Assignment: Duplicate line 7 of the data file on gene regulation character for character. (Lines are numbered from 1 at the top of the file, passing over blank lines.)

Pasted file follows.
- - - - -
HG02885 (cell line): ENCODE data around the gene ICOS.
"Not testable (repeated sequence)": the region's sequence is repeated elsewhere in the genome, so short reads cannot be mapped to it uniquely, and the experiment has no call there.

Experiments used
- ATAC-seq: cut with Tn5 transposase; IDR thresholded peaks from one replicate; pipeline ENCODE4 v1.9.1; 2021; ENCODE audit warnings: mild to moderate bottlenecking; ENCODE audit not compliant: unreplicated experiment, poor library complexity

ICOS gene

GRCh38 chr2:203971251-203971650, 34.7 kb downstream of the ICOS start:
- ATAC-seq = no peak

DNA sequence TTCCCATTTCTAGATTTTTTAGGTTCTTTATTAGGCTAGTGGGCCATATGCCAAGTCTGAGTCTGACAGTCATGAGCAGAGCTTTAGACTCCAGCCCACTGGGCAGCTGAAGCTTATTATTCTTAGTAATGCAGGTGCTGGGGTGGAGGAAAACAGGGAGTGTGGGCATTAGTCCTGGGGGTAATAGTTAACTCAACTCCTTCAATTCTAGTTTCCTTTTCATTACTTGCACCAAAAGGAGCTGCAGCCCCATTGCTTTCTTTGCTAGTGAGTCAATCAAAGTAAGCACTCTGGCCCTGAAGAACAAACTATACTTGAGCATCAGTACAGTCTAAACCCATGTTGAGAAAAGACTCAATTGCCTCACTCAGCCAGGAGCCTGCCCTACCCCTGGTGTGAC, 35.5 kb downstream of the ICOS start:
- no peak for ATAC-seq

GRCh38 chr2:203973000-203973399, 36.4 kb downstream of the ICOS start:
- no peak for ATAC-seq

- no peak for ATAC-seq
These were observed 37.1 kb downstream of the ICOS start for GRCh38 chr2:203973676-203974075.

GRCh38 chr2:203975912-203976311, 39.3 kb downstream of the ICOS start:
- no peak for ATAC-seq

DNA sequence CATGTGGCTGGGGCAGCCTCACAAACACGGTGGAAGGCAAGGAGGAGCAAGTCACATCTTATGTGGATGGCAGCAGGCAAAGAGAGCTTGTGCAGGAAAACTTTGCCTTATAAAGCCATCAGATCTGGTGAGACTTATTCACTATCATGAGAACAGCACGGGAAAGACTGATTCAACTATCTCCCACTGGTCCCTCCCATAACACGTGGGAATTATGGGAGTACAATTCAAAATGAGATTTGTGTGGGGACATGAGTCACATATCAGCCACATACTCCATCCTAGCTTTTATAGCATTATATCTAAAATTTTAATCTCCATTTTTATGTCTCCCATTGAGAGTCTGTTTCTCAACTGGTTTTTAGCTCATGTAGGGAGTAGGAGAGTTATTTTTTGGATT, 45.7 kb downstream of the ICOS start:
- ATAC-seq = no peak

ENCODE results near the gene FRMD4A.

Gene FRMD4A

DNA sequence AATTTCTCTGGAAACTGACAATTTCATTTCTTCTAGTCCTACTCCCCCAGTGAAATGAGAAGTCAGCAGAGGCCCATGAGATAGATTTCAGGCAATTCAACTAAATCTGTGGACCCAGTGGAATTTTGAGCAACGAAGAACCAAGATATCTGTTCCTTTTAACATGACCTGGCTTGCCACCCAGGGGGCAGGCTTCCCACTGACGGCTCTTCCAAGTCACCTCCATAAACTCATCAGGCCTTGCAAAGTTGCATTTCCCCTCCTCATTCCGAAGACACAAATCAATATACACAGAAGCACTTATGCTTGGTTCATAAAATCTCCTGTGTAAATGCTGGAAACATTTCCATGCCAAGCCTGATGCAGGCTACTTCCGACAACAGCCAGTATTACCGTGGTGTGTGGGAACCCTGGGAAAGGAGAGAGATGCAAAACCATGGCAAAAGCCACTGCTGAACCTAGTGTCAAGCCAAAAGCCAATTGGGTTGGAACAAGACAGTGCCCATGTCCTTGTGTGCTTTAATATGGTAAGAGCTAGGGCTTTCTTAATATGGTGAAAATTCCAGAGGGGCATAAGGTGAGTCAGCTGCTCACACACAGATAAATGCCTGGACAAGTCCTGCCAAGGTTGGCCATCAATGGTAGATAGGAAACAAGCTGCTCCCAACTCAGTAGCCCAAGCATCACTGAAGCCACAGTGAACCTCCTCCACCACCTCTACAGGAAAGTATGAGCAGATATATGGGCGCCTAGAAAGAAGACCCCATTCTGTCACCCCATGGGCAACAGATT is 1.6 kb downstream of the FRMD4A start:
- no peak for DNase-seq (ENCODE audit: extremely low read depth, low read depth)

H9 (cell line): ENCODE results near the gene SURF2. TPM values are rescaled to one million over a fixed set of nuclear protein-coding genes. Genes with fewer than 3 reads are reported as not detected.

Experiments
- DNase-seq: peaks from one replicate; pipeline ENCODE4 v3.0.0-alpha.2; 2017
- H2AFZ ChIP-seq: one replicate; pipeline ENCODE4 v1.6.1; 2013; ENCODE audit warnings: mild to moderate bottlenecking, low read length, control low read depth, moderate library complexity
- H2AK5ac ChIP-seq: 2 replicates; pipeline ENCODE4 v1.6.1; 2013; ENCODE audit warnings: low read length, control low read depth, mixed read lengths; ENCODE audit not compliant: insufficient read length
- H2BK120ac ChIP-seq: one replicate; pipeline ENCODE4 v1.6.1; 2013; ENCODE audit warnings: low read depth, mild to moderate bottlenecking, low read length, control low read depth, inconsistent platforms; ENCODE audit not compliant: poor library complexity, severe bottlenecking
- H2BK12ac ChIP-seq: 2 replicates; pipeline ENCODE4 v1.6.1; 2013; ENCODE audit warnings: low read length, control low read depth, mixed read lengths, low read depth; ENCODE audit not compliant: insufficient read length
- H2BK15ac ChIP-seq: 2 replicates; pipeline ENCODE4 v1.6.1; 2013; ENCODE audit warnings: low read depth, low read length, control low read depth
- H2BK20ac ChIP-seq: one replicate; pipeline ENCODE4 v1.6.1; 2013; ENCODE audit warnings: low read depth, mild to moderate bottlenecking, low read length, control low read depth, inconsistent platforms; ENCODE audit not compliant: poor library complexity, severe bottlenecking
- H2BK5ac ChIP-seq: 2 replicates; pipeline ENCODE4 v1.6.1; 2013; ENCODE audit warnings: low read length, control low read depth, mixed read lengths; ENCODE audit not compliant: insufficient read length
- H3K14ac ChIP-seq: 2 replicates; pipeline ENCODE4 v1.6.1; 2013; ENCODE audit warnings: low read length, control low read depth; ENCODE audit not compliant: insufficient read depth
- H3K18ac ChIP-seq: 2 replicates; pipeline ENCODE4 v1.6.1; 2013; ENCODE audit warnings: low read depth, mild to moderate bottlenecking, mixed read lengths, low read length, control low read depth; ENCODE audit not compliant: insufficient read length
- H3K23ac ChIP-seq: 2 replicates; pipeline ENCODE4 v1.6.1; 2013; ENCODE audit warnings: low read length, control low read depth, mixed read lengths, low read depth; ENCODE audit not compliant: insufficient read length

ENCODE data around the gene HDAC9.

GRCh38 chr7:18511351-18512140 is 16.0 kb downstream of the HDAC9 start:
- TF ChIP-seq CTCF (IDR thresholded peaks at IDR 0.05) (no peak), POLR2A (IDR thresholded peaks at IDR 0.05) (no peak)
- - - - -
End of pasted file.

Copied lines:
- ATAC-seq = no peak